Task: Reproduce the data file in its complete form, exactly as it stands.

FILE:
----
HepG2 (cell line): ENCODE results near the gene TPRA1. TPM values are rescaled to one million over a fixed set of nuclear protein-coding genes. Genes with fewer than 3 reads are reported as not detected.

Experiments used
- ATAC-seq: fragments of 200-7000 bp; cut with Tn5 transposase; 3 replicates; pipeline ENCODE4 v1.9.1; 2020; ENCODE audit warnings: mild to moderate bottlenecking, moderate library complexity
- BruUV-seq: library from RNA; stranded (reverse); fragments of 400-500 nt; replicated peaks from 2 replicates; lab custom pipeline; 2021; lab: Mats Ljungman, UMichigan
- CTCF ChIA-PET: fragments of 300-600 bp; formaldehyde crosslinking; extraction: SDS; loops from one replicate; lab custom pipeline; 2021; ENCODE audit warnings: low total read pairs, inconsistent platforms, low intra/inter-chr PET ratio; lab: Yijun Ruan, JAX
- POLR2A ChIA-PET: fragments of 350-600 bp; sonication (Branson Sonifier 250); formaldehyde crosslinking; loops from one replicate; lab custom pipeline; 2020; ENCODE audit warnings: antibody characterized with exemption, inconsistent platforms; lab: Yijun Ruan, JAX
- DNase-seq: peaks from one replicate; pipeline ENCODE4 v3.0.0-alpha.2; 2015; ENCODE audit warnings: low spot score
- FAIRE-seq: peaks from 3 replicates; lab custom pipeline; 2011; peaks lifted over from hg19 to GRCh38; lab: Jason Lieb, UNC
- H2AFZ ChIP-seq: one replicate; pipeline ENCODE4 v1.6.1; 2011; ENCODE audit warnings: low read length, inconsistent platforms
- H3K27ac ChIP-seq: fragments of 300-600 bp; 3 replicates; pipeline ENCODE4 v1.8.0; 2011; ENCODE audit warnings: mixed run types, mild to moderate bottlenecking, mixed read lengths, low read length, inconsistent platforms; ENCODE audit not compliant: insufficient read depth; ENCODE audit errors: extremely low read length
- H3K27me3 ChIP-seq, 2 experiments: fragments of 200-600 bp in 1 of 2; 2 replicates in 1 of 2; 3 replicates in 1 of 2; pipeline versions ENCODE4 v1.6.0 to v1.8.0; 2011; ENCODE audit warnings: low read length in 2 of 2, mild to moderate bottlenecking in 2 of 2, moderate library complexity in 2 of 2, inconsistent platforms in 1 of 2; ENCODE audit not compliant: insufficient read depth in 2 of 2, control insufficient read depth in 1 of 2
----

HepG2 (cell line): ENCODE results near the gene TPRA1. TPM values are rescaled to one million over a fixed set of nuclear protein-coding genes. Genes with fewer than 3 reads are reported as not detected.

Experiments used
- ATAC-seq: fragments of 200-7000 bp; cut with Tn5 transposase; 3 replicates; pipeline ENCODE4 v1.9.1; 2020; ENCODE audit warnings: mild to moderate bottlenecking, moderate library complexity
- BruUV-seq: library from RNA; stranded (reverse); fragments of 400-500 nt; replicated peaks from 2 replicates; lab custom pipeline; 2021; lab: Mats Ljungman, UMichigan
- CTCF ChIA-PET: fragments of 300-600 bp; formaldehyde crosslinking; extraction: SDS; loops from one replicate; lab custom pipeline; 2021; ENCODE audit warnings: low total read pairs, inconsistent platforms, low intra/inter-chr PET ratio; lab: Yijun Ruan, JAX
- POLR2A ChIA-PET: fragments of 350-600 bp; sonication (Branson Sonifier 250); formaldehyde crosslinking; loops from one replicate; lab custom pipeline; 2020; ENCODE audit warnings: antibody characterized with exemption, inconsistent platforms; lab: Yijun Ruan, JAX
- DNase-seq: peaks from one replicate; pipeline ENCODE4 v3.0.0-alpha.2; 2015; ENCODE audit warnings: low spot score
- FAIRE-seq: peaks from 3 replicates; lab custom pipeline; 2011; peaks lifted over from hg19 to GRCh38; lab: Jason Lieb, UNC
- H2AFZ ChIP-seq: one replicate; pipeline ENCODE4 v1.6.1; 2011; ENCODE audit warnings: low read length, inconsistent platforms
- H3K27ac ChIP-seq: fragments of 300-600 bp; 3 replicates; pipeline ENCODE4 v1.8.0; 2011; ENCODE audit warnings: mixed run types, mild to moderate bottlenecking, mixed read lengths, low read length, inconsistent platforms; ENCODE audit not compliant: insufficient read depth; ENCODE audit errors: extremely low read length
- H3K27me3 ChIP-seq, 2 experiments: fragments of 200-600 bp in 1 of 2; 2 replicates in 1 of 2; 3 replicates in 1 of 2; pipeline versions ENCODE4 v1.6.0 to v1.8.0; 2011; ENCODE audit warnings: low read length in 2 of 2, mild to moderate bottlenecking in 2 of 2, moderate library complexity in 2 of 2, inconsistent platforms in 1 of 2; ENCODE audit not compliant: insufficient read depth in 2 of 2, control insufficient read depth in 1 of 2